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The Enuani People of Anioma: Who Are They?

Although "Enuani" today typically refers to the language of the Aniocha / Oshimili people of the Anioma in Delta North, Delta State of Nigeria , it is particularly used to describe a number of communities that are located within this region including the Ndi Onicha-Ado ( Onitsha ). As a language, it is one of the major Igbo dialects inherited from the Igbo of the southeast but with loaned words from Edo . It is distinguished by accent or what linguists refer to as orthography and mutually intelligible to the group of Anioma people in the state.


As a language of tonality in sound, the language is spoken close to Onitsha , Obosi, Atani, Ogbaru in Anambra State and has over the time become quite standardized. The language has gained wider acceptance embracing some words from the Edoid language. Words like "Ughele" (Knife), "Ododo" (Red) and "Ugagbe" (Mirror) are examples of Edoid loaned words. These and other loaned words "Okei" (boy/man) "Nwoke" in central Igbo and "Okpoho" (girl/woman) are two of the words amounting to diversions from the central Igbo.


In Anioma, Enuani language is often referred to "Asusu Enuani". The Enuani language is rarely written but retains Igbo names, words and idiomatic expressions that ordinarily may be sensible to other Igbo speakers except minor variations as a result of loan words from the Edoid language. The Enuani language has cross-pollinated the Aniocha/Oshimili areas characteristically bringing about communication homogeneity with the adoption of words. Other languages spoken in the Anioma region are Ika, Aboh, Ebu, Ukwani/Ndokwa, Olukunmi etc. The languages of Anioma are derived from Igbo, Yoruba, Edo , Igala etc.


The word "Enu" means "High" while "Ani" means "Land" which when put together amounts to Highland suggesting "Highland People" or the "People of Highland" (Ndi-Enuani). Geographically, the Aniocha and Oshimili regions are highland and riverine people living west of the River Niger today with the exception of Onicha-Ado (Onitsha) in Anambra State mainly situated in Delta State, south-south, Nigeria. Archival sources and local histories of the people show that before the fusion of the people that today comprise Delta North which resulted in the birth of "Anioma" probably in 1953, the people referred to themselves as "Enuani".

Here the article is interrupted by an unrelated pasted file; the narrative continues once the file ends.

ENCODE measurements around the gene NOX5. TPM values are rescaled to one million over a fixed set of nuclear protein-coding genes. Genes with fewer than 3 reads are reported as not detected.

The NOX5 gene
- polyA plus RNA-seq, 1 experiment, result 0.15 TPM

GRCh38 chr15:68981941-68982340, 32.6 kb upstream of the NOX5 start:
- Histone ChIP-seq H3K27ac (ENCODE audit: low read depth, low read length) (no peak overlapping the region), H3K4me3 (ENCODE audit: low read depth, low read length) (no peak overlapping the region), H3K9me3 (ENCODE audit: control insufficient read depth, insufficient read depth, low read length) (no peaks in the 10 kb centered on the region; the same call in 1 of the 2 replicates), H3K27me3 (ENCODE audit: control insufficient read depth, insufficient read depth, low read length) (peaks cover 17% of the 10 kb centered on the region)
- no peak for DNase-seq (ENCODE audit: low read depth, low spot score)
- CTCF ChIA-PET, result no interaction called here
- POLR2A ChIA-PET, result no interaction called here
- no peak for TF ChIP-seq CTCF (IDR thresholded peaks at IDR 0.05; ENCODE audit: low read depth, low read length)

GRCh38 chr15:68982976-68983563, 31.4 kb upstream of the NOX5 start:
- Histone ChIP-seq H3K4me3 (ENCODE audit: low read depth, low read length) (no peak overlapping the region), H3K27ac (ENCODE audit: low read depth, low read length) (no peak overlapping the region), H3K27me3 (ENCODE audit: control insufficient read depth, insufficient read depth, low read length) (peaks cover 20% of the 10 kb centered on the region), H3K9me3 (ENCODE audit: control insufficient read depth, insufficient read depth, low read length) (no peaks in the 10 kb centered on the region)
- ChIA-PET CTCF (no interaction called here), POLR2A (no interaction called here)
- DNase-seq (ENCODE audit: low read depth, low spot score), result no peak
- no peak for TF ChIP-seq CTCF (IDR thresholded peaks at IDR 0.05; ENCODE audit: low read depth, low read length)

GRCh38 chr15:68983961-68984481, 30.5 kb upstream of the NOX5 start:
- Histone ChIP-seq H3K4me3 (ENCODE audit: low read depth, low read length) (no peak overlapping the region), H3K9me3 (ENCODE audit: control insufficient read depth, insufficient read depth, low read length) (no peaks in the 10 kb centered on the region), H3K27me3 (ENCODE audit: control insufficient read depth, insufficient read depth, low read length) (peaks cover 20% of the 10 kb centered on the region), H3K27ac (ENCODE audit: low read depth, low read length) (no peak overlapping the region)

Claims and dynamics of the people on the origins which occurred in diversity support the issue of Enuani ethno-cultural identity together and homogeneity with their dealings before and during colonialism. A good example of this is the Ekwumekwu movements carried out against the British colonial government to end the imperialism in the area. It is equally noteworthy that around this time, the people referred to the area as Enuani region notwithstanding how others viewed them.  


The people of Ibusa, Asaba, Ogwashi-Uku, Onicha-Olona, Onicha-Ugbo, Onicha-Uku, Onicha-Ukwu, Onicha-Ado (Onitsha) Issele-Uku, Issele-Mkpitime, Issele-Azagba, Idumuje-Unor, Idumuje-Ugboko, Ejeme-Unor, Ejeme-Aniogor, Okpanam, Ezi, Oko, Ashaba, Anwai, Ugbodu, Akwukwu-Ukwu, Ubulu-Uku, Ubulu-Unor etc. Uniquely, these communities trace their origin to the Igbo east of the Niger , from already established settlements within or nearby Enuani region, Benin , Igala, and Yorubaland. Enuani, Ukwani/Ndokwa and Ika are Anioma.


The Enuani have a homogenous culture for instance, the Akwa-Ocha (Oto-Ogwu, in some Anioma dialects) fabric is the traditional attire of the Enuani as won by the entire people of Anioma. It is a white fabric woven with designs sometimes inscribing the " Anioma State " tied around the chest or waist by women fashionably supported with a blouse and also won around the waist by men or sometimes made to appear as a very bogus shirt reaching the legs. The Akwa-Ocha) is decorated with beads finely worn around the wrists and hanging loosely around the neck.


The culture of Enuani regarding the burial of a loved one is same. This is generally referred to as "Ini-Ozu" and in the first of the two funeral ceremonies, in the language of the people called "Ikposu-Ozu". The Akwa-Ocha is a necessary traditional item required to bury the dead. Dedicated mourners closely related to the deceased are expected to tie the fabric around their bodies while "Itu-Uni" is often conducted with "Akwa-Ocha". A deceased may also be laid to rest wrapped in Akwa-Ocha as a traditional rite and respect. An Anioma indigene that is/has taken up a chieftaincy/traditional title may also be expected to appear in Akwa-Ocha attire. Such is the relevance of Akwa-Ocha to the people of Enuani and Anioma in entirety.    

By Emeka Esogbue 

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